In 2025, EU leaders will back a more stringent fiscal strategy for the eurozone


In 2025, EU leaders will back a more stringent fiscal strategy for the eurozone

According to Reuters, leaders of the European Union will show their support on Friday for a somewhat stricter fiscal policy in the eurozone in 2025, with the goal of assisting in the reduction of inflation and stabilizing public finances following the energy crisis and the pandemic spending binge.

The endorsement of the EU leaders follows the agreement reached on March 11 by the finance ministers of the 20 member states of the eurozone that new fiscal rules, which extend the period for debt reduction provided investments are maintained, should be considered in their fiscal policy recommendations for 2025.

The statement that will be released following the conference of EU leaders will say, „The European Council supports the economic policy recommendations for the eurozone.”

According to the endorsed proposals by EU leaders, the new fiscal regulations will necessitate a marginally tougher fiscal posture in the eurozone by 2025.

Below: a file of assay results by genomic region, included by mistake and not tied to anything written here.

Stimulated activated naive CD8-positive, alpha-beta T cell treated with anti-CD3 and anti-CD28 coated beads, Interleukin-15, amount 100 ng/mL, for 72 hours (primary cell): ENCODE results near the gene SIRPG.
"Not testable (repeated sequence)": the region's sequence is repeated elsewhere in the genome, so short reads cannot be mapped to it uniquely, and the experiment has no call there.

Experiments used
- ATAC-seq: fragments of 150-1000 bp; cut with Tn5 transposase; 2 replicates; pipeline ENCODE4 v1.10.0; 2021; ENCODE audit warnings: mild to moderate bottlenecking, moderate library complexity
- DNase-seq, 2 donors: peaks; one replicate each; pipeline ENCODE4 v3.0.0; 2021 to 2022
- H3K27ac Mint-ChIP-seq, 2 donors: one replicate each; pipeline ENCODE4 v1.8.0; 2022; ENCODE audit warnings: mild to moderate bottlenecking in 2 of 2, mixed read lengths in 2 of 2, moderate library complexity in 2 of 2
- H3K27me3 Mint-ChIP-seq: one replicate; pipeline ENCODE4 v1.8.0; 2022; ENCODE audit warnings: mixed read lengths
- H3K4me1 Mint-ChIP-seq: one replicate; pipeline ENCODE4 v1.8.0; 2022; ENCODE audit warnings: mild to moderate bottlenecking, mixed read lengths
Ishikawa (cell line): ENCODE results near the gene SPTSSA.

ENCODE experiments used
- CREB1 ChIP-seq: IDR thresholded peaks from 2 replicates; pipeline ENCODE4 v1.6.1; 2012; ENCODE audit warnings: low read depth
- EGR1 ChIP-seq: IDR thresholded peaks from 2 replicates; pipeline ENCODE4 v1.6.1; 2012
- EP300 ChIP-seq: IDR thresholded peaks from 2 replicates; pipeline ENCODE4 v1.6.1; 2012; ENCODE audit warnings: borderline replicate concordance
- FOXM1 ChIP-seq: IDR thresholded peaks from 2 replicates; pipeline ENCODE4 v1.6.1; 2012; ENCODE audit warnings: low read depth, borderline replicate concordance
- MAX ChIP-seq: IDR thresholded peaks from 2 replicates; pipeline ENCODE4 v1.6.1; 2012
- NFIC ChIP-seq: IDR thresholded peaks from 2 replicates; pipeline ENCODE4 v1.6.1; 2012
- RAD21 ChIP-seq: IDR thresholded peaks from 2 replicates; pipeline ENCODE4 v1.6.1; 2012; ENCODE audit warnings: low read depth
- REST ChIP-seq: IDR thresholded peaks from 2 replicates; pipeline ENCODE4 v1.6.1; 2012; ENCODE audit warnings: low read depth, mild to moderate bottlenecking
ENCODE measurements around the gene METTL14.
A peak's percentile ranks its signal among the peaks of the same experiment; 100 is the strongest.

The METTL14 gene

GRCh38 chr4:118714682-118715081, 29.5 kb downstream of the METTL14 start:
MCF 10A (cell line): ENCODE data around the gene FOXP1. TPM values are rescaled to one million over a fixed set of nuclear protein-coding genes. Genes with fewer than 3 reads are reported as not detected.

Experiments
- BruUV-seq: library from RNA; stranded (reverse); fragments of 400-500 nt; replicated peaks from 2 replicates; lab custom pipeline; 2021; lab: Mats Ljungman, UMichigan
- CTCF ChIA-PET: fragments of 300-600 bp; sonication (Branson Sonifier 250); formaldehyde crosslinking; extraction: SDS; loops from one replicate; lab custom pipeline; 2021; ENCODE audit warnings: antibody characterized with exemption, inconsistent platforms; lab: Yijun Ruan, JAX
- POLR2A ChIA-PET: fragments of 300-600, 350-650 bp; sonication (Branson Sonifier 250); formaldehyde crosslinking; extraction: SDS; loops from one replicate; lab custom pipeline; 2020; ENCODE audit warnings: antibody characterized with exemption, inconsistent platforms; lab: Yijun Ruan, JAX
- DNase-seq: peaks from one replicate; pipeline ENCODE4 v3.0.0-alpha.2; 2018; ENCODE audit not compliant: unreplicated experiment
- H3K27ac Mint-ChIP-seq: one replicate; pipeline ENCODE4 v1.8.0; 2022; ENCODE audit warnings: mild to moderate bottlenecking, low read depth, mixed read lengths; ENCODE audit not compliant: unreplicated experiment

„This would be appropriate given the current macroeconomic outlook, regarding the need to continue fiscal sustainability and support the disinflationary process, although policies should remain flexible given the persistent uncertainty,” the proposals backed by leaders of the EU state.

According to the European Commission’s prediction, the aggregate budget deficit of the eurozone is expected to decline from 3.2% of GDP in 2023 to 2.8% of GDP in 2024, with a subsequent modest decrease to 2.7% of GDP in 2025. It is anticipated that this will assist in lowering inflation from 5.4% in 2023 to 2.3% of GDP in 2024, 2% in 2025, and 1.9% in 2026, based on the European Central Bank’s projections.

In addition, while competing with China and the US for cutting-edge technologies and raw materials, EU leaders are anticipated to declare their support for a plan reached upon by European finance ministers on how to draw private capital into Europe to finance the continent’s expensive transition to a greener and more digital economy.

By lowering obstacles to cross-border private investment, the plan seeks to establish a Capital Markets Union among the 27 EU member states. This will be the responsibility of the incoming European Parliament and European Commission.

Photo source: REUTERS


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